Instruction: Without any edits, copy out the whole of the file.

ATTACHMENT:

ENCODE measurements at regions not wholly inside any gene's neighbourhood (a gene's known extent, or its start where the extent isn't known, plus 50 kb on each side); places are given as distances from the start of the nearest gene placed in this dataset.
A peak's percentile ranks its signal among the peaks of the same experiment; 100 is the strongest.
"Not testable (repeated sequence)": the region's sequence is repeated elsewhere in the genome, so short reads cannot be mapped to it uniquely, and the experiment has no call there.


ENCODE measurements at regions not wholly inside any gene's neighbourhood (a gene's known extent, or its start where the extent isn't known, plus 50 kb on each side); places are given as distances from the start of the nearest gene placed in this dataset.
A peak's percentile ranks its signal among the peaks of the same experiment; 100 is the strongest.
"Not testable (repeated sequence)": the region's sequence is repeated elsewhere in the genome, so short reads cannot be mapped to it uniquely, and the experiment has no call there.